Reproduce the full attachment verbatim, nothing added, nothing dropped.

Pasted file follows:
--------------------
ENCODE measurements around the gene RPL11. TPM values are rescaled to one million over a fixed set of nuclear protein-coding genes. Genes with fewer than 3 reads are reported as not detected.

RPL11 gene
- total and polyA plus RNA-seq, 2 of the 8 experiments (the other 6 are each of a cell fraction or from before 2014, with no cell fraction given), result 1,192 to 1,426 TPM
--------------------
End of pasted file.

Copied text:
ENCODE measurements around the gene RPL11. TPM values are rescaled to one million over a fixed set of nuclear protein-coding genes. Genes with fewer than 3 reads are reported as not detected.

RPL11 gene
- total and polyA plus RNA-seq, 2 of the 8 experiments (the other 6 are each of a cell fraction or from before 2014, with no cell fraction given), result 1,192 to 1,426 TPM